Twenty-eight community health center networks serving some of New York City’s poorest areas are working to improve patient care and center-to-center interaction by converting paper-based patient records into electronic records.
The NYC Department of Health and Mental Hygiene (DOHMH) is supporting the health centers through a $27 million commitment from Mayor Bloomberg to bring electronic health records – which store health information and provide diagnostic support to doctors – to more than 1,000 doctors in the city.
This enterprise, called the Primary Care Information Project (PCIP), “seeks to improve health in New York City as a whole and particularly in underserved communities through the use of health information technology,” said Dr. Farzad Mostashari, assistant commissioner and chair of the DOHMH Primary Care Information Taskforce.
These community health centers operate among medically underserved populations and provide comprehensive primary care at fees adjusted according to the patient’s ability to pay. Participating centers matched the city’s support with $7.75 million of their own. These 28 networks care for over 500,000 New Yorkers at 150 sites in the city, such as the William F. Ryan Center with three sites in Manhattan, the Harlem United Community AIDS Center and the Brownsville Multi-Service Family Health Center.
Already fully integrated at five of these city centers, electronic health records allow doctors and nurses to more sufficiently care for patients by reducing the time it takes to pull up patients’ histories and communicate within the center. Doctors can easily reference a patient’s health history or access any data they have collected directly on their desktop computers.
Every examination room will have a computer, hopefully by 2008, so that providers can visually explain their health concerns to patients. Proponents believe this will reduce the language and cultural barriers many patients face.
City Council allocated an additional $2 million for the network and hardware infrastructure needed to run the systems for the project. Councilmembers visited one center last month, the Charles B. Wang Community Health Center in Chinatown, to see firsthand how the new technology improves patient care. Between its two sites in Chinatown and one in Flushing, Wang receives more than 160,000 visits by 35,000 patients each year.
Chief Medical Officer Thomas Tsang displayed the new technology recently to City Council Health Committee Chairman Joel Rivera and several other councilmembers and officials who have worked on the project.
Tsang quickly called up a patient’s health history. “Instead of a thick chart, everything is on here,” Tsang said. “It operates like Microsoft Outlook. Everything in my universe in patient care history is on my desktop.”
He displayed a chart of the patient’s health history: “I can graphically display values, for example, plot the patient’s blood pressure,” which makes it easier for the patient to grasp, Tsang said. “We used to have paper reports for blood tests, whereas all lab results are downloaded automatically with interface from lab computers in real time.”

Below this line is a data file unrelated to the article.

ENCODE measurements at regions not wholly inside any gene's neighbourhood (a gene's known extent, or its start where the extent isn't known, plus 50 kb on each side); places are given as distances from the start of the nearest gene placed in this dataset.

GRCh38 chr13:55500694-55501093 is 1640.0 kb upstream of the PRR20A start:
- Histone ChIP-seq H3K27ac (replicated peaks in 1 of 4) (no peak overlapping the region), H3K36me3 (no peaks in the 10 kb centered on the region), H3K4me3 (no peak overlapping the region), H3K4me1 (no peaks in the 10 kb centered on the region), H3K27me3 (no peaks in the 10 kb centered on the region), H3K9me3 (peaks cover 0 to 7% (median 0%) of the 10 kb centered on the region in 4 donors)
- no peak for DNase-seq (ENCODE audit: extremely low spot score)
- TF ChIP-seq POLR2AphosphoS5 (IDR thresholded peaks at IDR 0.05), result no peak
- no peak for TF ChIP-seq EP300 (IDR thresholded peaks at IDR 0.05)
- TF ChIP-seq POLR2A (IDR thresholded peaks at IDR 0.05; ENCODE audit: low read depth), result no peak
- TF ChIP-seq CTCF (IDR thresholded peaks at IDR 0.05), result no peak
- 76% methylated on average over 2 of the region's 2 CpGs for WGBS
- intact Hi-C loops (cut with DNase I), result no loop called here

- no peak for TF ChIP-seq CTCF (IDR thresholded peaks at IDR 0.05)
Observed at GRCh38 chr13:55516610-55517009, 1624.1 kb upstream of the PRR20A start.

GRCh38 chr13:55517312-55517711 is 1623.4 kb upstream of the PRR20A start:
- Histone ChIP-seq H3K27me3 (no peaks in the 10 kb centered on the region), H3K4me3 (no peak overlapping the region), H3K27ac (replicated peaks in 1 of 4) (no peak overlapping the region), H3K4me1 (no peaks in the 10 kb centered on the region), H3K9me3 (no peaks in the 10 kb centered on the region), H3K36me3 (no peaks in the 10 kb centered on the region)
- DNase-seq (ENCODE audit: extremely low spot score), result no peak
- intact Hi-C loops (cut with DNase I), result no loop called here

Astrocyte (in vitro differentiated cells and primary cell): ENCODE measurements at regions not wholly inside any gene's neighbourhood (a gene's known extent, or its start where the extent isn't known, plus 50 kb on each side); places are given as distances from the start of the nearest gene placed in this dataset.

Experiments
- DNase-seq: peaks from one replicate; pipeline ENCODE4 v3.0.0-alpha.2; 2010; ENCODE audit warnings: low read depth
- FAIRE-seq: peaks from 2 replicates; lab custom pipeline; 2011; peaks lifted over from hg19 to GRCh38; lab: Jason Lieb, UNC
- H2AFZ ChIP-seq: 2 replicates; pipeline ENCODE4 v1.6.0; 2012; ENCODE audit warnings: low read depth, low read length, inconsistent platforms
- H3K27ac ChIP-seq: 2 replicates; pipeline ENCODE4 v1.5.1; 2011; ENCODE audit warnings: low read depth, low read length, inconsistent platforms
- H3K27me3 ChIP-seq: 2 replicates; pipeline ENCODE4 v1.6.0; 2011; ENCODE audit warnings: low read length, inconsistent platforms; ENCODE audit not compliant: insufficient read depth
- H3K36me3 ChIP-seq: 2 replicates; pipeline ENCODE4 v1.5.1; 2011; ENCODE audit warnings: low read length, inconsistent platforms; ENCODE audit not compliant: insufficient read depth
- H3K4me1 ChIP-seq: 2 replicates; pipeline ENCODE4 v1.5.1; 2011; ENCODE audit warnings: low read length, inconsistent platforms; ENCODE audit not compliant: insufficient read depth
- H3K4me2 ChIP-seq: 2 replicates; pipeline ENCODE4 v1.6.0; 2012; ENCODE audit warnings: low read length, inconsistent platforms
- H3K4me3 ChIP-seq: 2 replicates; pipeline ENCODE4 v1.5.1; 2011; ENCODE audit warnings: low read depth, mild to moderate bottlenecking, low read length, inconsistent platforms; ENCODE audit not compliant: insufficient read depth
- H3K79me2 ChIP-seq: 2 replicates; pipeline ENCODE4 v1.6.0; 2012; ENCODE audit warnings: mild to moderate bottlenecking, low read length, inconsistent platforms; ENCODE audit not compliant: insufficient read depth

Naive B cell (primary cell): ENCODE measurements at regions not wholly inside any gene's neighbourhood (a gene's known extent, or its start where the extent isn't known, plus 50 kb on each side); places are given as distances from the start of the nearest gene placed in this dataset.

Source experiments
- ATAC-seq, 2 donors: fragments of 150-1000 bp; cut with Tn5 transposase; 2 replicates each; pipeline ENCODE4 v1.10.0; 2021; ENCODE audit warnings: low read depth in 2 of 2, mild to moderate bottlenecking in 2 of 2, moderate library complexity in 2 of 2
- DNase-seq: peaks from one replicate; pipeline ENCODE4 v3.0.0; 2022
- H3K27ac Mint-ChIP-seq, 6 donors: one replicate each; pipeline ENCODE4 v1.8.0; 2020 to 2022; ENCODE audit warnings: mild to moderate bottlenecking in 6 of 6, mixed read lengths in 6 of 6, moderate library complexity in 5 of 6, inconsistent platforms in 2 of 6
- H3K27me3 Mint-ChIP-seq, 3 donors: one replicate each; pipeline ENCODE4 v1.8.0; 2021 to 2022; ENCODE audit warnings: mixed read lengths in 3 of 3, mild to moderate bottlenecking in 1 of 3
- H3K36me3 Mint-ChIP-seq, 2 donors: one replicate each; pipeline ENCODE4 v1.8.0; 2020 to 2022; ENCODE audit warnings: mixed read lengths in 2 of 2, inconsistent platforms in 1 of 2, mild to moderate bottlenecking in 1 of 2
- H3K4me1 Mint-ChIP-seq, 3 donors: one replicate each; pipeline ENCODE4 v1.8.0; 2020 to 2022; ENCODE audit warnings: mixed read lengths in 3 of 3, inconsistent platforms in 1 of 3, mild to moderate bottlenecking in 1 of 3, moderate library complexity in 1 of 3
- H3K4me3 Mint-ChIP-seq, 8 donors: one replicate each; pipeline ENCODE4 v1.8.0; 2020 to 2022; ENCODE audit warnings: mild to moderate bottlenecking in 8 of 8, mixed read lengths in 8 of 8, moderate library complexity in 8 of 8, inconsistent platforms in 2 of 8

While the councilmembers in attendance took in the benefits of the technology, they were more concerned with the costs of the program. At Charles B. Wang, it took $1.5 million to purchase the necessary software and hardware and train the staff. An additional $500,000 is needed annually to keep staff up to date on the system, Wang Chief Financial Officer Lynn D. Sherman said.
Although the system is only entirely implemented and operable in a handful of the designated centers, plans are proceeding as scheduled, said Barbara Hood, information officer for the Community Health Care Association of New York State.
It is important to focus efforts on community health centers and not hospitals because hospitals have so much more money, according to Denise Soffel, senior policy analyst for the Community Service Society. “The hospital lobby has been incredibly effective at getting money. There is a long overdue rebalancing to direct money community health centers … [New York City has] under-invested in this sector of care,” Soffel said.
“Generally some of the larger medical centers are farther along … It is going as planned, but a project like this has so many moving pieces. We need to make sure people are going to be successful at this by factoring in the planning and organizational issues. We give them the foundational work to guarantee their success,” Hood said.
According to Mostashari, paper systems used by healthcare providers are chaotic. “Very frequently, when patients go to see a doctor, records can’t be found,” he said.
“If a practice were to ask themselves ‘how many of our patients have diabetes? How many of our diabetic patients have their blood sugars controlled? How many of our diabetic patients without their blood sugar controlled are on insulin?’ They wouldn’t be able to know,” Mostashari said.
Electronic records provide a way to reference and cross-reference patient information. The system also sends reminders to providers. If a patient is overdue for preventative care, such as a mammogram or flu shot, the doctor is notified and he can see to it that his patient receives accurate care.
“The city is focusing on this … I think they realize community health centers who serve healthcare particularly in low-income communities are on the forefront to addressing those who need healthcare the most,” Hood said.